Simple Rankine Cycle

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The simple Rankine cycle is also a reversible cycle.

Consider the idealized four-steady-state-process cycle in which state 1 is saturated liquid and state 3 is either saturated vapor or superheated vapor. This system is termed the Rankine cycle and is the model for the simple steam power plant. It is convenient to show the states and processes on a T–s diagram, as given in Figure 1.

Principle components of Rankine cycle:

The four basic components of Rankine cycle are shown in figure 1 each component in the cycle is regarded as control volume, operating at steady state.

Pump: The liquid condensate leaving the condenser at the state  1 is pumped to the operating pressure of the boiler. The pump operation is considered isentropic.

Boiler: The heat is supplied in the working fluid (feed water) in the boiler and thus vapor is generated. The vapor leaving the boiler is either at saturated at the state 3 or superheated at the state 3||, depending upon the amount of heat supplied by the boiler.

Turbine: The vapor leaving the boiler enters the turbine, where it expands isentropically to the condenser pressure at the state 4. The work produced by the turbine is rotary (shaft) work and is used to drive an electric generator or machine.

Condenser: The condenser is attached at the exit of the turbine. The vapor leaving the turbine is wet vapor and it is condensed completely in the condenser to the state 1, by giving its latest heat to some other cooling fluid like water.

Figure 1: Simple steam power plant that operates on the Rankine cycle

The various processes in simple Rankine cycle are:
1–2: Reversible adiabatic pumping process in the pump,
2–3: Constant-pressure transfer of heat in the boiler,
3–4: Reversible adiabatic expansion in the turbine (or other prime movers such as a steam engine),
4–1: Constant-pressure transfer of heat in the condenser.

Figure 2: Temperature vs entropy diagram of Rankine cycle

The Rankine cycle also includes the possibility of superheating the vapor, as cycle 1–2–3|–4|–1.

If kinetic and potential energy changes are neglected, heat transfer and work may be represented by various areas on the T–s diagram. The heat transferred to the working fluid is represented by area a–2–2|–3–b–a and the heat transferred from the working fluid by area a–1–4–b–a. From the first law of thermodynamics we can conclude that the area representing the work is the difference between these two areas—area 1–2–2|–3–4–1. The thermal efficiency is defined by the relation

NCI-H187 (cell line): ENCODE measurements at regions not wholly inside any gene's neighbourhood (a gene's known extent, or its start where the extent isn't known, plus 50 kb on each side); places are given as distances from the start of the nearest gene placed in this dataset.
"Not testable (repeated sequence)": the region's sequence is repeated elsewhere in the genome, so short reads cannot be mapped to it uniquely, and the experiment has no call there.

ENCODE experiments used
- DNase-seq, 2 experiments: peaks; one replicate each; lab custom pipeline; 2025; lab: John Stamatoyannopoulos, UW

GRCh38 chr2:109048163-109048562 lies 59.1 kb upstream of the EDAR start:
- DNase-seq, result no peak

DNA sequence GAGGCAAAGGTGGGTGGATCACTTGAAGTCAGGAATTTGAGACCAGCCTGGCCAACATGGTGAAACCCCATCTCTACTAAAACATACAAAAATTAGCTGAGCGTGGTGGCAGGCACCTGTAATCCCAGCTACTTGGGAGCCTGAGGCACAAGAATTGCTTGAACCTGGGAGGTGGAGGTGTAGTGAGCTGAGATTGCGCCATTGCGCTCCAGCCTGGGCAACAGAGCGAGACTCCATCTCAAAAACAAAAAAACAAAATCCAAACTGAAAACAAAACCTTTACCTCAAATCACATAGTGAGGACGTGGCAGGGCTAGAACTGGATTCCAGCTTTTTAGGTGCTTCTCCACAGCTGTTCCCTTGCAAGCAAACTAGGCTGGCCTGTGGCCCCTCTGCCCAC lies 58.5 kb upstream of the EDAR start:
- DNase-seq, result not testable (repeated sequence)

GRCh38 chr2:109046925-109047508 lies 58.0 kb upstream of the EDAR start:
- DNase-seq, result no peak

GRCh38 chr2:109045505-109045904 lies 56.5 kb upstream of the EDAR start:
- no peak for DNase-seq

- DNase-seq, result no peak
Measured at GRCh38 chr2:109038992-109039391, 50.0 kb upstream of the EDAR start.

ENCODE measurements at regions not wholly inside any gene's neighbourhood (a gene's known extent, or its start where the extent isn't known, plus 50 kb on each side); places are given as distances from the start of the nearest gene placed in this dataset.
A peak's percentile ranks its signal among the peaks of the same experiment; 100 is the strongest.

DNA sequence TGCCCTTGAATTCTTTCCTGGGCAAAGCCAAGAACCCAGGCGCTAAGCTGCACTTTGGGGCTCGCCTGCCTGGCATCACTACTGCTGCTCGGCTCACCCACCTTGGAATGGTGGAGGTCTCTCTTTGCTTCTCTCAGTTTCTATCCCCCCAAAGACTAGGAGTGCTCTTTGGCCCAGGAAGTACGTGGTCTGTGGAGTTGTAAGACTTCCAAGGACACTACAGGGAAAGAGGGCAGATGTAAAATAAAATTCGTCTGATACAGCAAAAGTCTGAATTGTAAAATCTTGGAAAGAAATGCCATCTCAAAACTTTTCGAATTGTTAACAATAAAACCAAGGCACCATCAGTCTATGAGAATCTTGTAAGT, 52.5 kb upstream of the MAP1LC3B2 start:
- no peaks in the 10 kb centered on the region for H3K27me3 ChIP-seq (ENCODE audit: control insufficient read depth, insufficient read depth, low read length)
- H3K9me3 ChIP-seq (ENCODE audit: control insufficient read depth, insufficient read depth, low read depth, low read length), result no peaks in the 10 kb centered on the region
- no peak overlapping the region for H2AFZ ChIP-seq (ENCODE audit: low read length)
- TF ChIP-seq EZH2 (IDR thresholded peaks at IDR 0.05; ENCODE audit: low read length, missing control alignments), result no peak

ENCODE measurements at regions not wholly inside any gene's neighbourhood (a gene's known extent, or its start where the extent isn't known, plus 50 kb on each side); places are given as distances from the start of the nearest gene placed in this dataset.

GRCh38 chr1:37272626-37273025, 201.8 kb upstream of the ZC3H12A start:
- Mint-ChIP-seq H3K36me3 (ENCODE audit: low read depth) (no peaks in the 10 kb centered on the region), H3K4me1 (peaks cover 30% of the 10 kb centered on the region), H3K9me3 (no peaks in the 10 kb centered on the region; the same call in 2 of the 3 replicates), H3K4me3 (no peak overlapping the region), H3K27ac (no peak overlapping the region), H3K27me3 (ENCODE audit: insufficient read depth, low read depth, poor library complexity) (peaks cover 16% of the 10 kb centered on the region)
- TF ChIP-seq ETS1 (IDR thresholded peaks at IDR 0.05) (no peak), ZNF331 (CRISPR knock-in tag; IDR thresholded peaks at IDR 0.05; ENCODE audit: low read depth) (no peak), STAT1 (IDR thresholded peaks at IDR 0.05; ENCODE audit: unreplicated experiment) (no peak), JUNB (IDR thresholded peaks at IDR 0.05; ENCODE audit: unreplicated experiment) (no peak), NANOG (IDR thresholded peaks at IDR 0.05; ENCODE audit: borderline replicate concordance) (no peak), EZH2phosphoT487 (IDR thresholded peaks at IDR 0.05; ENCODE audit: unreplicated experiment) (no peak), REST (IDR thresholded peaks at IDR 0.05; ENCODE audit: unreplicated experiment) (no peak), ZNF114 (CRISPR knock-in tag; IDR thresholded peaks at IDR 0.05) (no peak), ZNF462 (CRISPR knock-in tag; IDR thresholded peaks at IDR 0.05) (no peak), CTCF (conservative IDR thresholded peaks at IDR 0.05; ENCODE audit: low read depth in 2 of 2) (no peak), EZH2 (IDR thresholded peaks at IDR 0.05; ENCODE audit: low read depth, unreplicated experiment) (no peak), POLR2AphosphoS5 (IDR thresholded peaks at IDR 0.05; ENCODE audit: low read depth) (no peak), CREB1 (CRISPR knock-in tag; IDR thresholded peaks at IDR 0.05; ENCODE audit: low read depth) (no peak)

For analyzing the Rankine cycle, it is helpful to think of efficiency as depending on the average temperature at which heat is supplied and the average temperature at which heat is rejected. Any changes that increase the average temperature at which heat is supplied or decrease the average temperature heat is rejected will increase the Rankine-cycle efficiency.

In analyzing the ideal cycles in this chapter, the changes in kinetic and potential energies from one point in the cycle to another are neglected. In general, this is a reasonable assumption for the actual cycles.

The Rankine cycle has lower thermal efficiency than a Carnot cycle thermal efficiency with the same maximum and minimum temperatures as a Rankine cycle because of the average temperature between 2 and 2| is less than the temperature during evaporation.

The Rankine cycle is chosen as ideal cycle even though thermal efficiency is less than Carnot cycle (1|–2|–3–4–1|). This is due to mainly two reasons:

1. The first reason concerns the pumping process. State 1| is a mixture of liquid and vapor. Great difficulties are encountered in building a pump that will handle the mixture of liquid and vapor at 1| and deliver saturated liquid at 2|. It is much easier to condense the vapor completely and handle only liquid in the pump: The Rankine cycle is based on this fact.
2. The second reason concerns superheating the vapor. In the Rankine cycle the vapor is superheated at constant pressure, process 3–3|. In the Carnot cycle all the heat transfer is at a constant temperature, and therefore the vapor is superheated in process 3–3||. Note, however, that during this process the pressure is dropping, which means that the heat must be transferred to the vapor as it undergoes an expansion process in which work is done. This heat transfer is also very difficult to achieve in practice.

Thus, the Rankine cycle is the ideal cycle that can be approximated in practice.